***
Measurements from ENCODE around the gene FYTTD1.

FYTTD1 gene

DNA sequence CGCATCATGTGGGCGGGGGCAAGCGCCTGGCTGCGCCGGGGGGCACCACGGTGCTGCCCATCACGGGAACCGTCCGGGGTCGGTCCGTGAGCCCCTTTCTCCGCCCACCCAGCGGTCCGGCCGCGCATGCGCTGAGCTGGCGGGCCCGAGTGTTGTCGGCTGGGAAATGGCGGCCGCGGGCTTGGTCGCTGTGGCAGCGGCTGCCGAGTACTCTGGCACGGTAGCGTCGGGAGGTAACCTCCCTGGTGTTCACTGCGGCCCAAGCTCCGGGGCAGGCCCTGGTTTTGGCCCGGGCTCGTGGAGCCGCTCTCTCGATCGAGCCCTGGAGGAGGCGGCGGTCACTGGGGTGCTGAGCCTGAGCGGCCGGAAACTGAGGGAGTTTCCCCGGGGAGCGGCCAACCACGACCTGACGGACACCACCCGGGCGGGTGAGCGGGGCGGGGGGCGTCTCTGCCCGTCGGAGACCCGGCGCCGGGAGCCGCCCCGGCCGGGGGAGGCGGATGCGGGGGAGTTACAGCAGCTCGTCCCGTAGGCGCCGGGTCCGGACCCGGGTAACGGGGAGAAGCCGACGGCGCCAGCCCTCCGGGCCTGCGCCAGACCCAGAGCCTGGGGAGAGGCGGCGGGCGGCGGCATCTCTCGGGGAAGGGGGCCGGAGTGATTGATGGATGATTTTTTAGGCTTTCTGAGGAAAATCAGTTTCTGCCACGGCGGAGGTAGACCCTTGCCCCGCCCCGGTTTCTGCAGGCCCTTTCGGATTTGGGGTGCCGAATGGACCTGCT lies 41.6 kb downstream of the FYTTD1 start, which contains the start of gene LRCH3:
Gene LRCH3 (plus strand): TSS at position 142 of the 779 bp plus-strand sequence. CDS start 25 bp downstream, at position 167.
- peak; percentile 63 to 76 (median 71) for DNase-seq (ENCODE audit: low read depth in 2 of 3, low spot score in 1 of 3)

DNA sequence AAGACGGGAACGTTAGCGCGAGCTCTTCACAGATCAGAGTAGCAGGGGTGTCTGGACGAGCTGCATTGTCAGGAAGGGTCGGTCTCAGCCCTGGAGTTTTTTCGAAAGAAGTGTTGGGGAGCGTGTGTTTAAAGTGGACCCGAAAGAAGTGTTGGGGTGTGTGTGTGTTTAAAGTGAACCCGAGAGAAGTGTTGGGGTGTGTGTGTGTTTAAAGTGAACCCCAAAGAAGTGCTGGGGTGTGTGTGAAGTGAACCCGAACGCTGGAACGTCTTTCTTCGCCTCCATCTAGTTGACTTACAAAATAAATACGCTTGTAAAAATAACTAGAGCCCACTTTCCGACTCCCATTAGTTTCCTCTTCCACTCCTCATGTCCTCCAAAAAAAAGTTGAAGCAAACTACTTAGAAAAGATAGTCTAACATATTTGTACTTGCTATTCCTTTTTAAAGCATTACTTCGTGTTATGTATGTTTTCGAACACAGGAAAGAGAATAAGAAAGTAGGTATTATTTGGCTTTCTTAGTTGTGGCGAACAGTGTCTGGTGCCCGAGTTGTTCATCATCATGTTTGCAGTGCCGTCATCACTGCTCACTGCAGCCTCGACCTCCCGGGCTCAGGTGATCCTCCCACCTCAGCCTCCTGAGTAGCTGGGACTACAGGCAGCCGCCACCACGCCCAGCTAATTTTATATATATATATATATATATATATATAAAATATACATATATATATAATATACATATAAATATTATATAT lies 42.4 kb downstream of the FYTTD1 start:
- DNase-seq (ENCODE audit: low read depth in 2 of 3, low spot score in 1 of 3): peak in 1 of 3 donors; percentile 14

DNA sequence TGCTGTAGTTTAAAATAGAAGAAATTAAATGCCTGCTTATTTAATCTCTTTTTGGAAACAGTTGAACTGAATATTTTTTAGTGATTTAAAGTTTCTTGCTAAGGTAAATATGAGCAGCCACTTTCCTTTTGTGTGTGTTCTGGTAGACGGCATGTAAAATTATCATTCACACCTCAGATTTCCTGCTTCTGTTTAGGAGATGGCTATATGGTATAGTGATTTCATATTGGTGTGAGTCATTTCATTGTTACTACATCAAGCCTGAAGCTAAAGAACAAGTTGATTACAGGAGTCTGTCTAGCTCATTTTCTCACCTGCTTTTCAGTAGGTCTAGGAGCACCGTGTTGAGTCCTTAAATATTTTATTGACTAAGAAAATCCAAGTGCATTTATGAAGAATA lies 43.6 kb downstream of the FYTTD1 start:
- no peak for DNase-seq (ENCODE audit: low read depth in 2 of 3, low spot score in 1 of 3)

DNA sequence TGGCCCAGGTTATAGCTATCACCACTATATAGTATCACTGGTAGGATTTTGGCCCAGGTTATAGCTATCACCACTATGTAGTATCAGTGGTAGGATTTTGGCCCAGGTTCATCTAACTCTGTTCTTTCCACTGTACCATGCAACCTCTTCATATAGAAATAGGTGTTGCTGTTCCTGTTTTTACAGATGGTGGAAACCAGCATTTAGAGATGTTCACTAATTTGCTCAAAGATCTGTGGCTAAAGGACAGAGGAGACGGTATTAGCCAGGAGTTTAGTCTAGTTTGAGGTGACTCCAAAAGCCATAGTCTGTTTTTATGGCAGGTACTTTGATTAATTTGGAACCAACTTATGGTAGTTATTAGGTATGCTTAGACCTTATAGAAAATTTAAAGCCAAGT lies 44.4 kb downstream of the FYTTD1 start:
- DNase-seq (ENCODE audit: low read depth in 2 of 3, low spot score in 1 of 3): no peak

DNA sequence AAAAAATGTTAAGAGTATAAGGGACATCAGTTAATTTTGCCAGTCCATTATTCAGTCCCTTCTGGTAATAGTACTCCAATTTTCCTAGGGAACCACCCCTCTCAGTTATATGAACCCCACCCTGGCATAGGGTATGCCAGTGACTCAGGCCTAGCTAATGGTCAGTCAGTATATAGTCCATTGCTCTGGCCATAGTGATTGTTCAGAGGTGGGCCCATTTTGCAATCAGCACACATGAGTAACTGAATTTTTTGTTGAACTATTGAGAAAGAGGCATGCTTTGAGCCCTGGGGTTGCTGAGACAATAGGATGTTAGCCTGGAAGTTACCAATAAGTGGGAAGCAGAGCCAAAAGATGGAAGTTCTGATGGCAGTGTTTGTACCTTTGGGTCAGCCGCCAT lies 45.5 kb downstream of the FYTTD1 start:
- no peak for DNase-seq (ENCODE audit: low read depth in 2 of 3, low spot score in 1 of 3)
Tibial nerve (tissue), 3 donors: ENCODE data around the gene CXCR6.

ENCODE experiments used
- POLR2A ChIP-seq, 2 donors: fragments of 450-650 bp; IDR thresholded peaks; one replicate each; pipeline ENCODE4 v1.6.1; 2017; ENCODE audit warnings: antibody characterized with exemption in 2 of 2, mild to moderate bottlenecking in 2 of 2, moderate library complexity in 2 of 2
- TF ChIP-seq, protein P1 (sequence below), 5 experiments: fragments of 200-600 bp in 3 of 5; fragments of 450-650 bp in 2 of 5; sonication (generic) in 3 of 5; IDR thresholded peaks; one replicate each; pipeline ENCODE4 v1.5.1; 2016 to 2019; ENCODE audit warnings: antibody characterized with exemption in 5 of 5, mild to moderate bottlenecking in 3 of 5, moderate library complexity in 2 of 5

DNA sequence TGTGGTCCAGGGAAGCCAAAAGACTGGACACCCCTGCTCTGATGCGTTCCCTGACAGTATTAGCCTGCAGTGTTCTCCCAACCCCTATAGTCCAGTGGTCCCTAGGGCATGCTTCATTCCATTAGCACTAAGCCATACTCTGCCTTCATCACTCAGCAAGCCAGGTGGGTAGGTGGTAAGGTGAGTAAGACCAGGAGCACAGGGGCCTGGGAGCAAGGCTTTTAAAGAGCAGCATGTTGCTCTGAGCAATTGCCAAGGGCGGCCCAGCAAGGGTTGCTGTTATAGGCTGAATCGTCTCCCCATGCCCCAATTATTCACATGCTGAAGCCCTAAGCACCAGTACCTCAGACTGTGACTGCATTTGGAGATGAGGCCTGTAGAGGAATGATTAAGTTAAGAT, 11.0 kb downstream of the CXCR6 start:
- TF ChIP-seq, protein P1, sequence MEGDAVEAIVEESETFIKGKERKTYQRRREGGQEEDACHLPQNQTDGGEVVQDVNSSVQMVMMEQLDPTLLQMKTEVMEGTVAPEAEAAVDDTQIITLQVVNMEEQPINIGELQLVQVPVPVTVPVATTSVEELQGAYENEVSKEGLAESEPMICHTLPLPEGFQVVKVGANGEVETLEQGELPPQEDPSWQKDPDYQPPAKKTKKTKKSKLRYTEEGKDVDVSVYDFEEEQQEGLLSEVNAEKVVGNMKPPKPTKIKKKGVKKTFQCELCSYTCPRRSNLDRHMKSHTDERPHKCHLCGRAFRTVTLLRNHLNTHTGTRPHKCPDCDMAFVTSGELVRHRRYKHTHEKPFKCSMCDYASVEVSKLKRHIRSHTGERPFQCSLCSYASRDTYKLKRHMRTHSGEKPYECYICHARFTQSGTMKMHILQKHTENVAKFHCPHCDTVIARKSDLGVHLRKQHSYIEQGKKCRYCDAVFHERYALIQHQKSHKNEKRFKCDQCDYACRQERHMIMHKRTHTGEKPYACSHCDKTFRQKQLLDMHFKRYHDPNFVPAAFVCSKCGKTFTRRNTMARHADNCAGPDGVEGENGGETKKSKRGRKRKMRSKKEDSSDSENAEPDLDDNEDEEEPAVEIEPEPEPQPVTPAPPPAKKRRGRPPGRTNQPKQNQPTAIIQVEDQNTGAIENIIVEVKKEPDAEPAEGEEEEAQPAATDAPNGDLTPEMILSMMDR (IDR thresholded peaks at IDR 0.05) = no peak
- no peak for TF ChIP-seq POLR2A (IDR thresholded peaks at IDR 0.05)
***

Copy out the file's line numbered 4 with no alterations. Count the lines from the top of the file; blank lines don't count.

Gene LRCH3 (plus strand): TSS at position 142 of the 779 bp plus-strand sequence. CDS start 25 bp downstream, at position 167.